Compared to last week’s sharply lower market; feeder cattle sold unevenly steady with varying trends depending on what part of the week the sales occurred, what part of the country they were sold, and the severity of last week’s losses in that particular area. 

Calves sold steady to 3.00 lower with new crops making up a larger percentage of offerings and waning demand from dwindling grass orders.  Early week auctions were very slow because of the last week’s lower market and Easter Sunday limiting shipments of cattle over the weekend.  Midweek sales saw a mixture of continued pressure and recovery as places like Colorado saw moderate market loss for the second straight week, while just across the line in Kansas the major yearling auction markets regained a large portion of last week’s sharply lower price levels with gains of as much as 6.00. 

Direct trade was extremely light due to early week losses on the Board, but limited late week salebarns experienced sound footing after CME feeder cattle contracts for fall closed up-the-limit on Thursday.  For the most part, this past week’s feeder cattle marketing mirrored the fed cattle trading session that saw early week pressure followed by a mild but measurable rally.  Five-Area direct slaughter cattle trading ended the week mostly steady with live sales largely unchanged from 122.00-123.00 in the Southern Plains, while Northern dressed business widely ranged from 192.00 on Tuesday to as much as 201.00 paid by regional packers on Thursday (but mostly 194.00-195.00 on Wednesday).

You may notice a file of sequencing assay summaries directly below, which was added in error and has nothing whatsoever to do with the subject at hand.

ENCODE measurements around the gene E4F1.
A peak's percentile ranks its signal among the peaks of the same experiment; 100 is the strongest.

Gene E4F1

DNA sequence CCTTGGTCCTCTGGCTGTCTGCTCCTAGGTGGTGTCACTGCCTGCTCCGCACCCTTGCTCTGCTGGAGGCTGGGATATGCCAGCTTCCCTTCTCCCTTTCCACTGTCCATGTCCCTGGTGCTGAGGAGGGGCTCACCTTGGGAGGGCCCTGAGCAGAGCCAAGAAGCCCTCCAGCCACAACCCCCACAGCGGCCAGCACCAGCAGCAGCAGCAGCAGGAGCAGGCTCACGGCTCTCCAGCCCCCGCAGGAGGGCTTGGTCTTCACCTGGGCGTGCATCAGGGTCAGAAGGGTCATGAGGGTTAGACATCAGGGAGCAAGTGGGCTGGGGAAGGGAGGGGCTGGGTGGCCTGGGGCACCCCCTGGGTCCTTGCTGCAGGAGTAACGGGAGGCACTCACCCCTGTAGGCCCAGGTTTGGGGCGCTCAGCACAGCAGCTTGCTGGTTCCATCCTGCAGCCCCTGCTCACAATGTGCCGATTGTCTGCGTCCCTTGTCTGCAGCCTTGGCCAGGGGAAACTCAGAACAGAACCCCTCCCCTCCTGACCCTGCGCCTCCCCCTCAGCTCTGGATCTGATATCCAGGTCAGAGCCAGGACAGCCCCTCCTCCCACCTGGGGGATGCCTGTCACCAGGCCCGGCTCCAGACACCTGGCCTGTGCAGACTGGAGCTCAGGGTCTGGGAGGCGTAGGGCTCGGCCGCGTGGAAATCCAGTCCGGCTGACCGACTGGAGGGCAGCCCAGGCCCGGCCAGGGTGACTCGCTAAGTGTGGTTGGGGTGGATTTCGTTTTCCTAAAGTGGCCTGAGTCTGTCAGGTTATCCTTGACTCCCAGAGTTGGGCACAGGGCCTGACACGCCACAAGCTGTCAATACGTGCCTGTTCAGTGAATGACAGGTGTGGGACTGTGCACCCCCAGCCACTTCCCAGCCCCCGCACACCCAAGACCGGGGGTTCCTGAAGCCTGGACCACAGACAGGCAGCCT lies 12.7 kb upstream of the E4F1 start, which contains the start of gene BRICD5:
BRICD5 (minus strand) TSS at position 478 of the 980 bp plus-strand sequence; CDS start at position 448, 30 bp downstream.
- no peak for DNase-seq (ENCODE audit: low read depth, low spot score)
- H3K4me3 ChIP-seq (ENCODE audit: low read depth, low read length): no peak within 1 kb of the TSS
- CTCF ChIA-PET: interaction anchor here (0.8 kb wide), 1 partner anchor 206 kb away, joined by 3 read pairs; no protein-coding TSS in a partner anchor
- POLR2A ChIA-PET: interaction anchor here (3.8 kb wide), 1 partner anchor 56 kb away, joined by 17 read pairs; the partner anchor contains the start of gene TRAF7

Cattlemen are hoping that the market just needed a couple weeks of correction to catch its breath before continuing a bullish path with fundamental factors still fully supportive.  On the other hand, packers are struggling to keep dressed beef cut-out values within shouting distance of the whole dressed carcass (177.00 vs. 195.00) and at the same time keep from tipping their short-bought hand to feedlot managers yearning to return the fat market to 130.00. 

Beneficial rains fell across much of cattle country this week, including the Texas Panhandle which was forced to close Hwy 287 between Amarillo and Dumas for several hours because of isolated rainfall measurements of up to 5 inches. Kansas Flint Hill pastures have mostly been burned-off and new arrivals of stockers are unloaded daily to feast on fresh bluestem growth.  Soon grass pastures across the United States will be fully stocked and the grazing rush is mostly over for this year, with the exception of a few small-acreage weekend warriors.  Up north in the Dakotas, demand is still rampant for open replacement heifers with a large portion of the top quality girls still heading back to the country from area feeder auctions.  Feeder cattle marketing is easing into the warm weather lull that should last until the late summer yearlings hit the market.  This week’s auction volume included 50 percent over 600 lbs and 46 percent heifers.